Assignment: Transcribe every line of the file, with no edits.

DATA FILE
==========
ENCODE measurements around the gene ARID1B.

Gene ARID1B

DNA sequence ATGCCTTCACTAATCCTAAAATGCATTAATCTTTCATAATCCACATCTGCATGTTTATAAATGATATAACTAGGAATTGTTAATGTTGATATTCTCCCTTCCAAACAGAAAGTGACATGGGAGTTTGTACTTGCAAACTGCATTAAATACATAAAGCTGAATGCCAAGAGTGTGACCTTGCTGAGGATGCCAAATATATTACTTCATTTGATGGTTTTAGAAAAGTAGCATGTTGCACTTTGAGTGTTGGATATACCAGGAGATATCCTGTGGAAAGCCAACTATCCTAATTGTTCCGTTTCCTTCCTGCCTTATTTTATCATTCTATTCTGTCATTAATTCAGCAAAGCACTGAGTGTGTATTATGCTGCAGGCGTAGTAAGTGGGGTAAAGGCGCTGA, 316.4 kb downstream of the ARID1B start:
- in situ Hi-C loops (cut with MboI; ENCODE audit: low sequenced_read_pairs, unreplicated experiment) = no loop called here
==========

ENCODE measurements around the gene ARID1B.

Gene ARID1B

DNA sequence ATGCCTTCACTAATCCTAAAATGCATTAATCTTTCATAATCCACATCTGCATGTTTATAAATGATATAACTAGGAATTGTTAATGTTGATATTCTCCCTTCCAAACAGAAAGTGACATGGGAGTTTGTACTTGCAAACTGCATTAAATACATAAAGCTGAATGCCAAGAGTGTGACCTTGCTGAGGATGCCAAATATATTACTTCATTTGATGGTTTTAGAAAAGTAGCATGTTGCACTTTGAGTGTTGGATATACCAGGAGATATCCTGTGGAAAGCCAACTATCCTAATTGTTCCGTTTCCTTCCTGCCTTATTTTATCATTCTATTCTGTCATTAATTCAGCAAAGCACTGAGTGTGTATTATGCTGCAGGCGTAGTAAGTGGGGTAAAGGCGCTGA, 316.4 kb downstream of the ARID1B start:
- in situ Hi-C loops (cut with MboI; ENCODE audit: low sequenced_read_pairs, unreplicated experiment) = no loop called here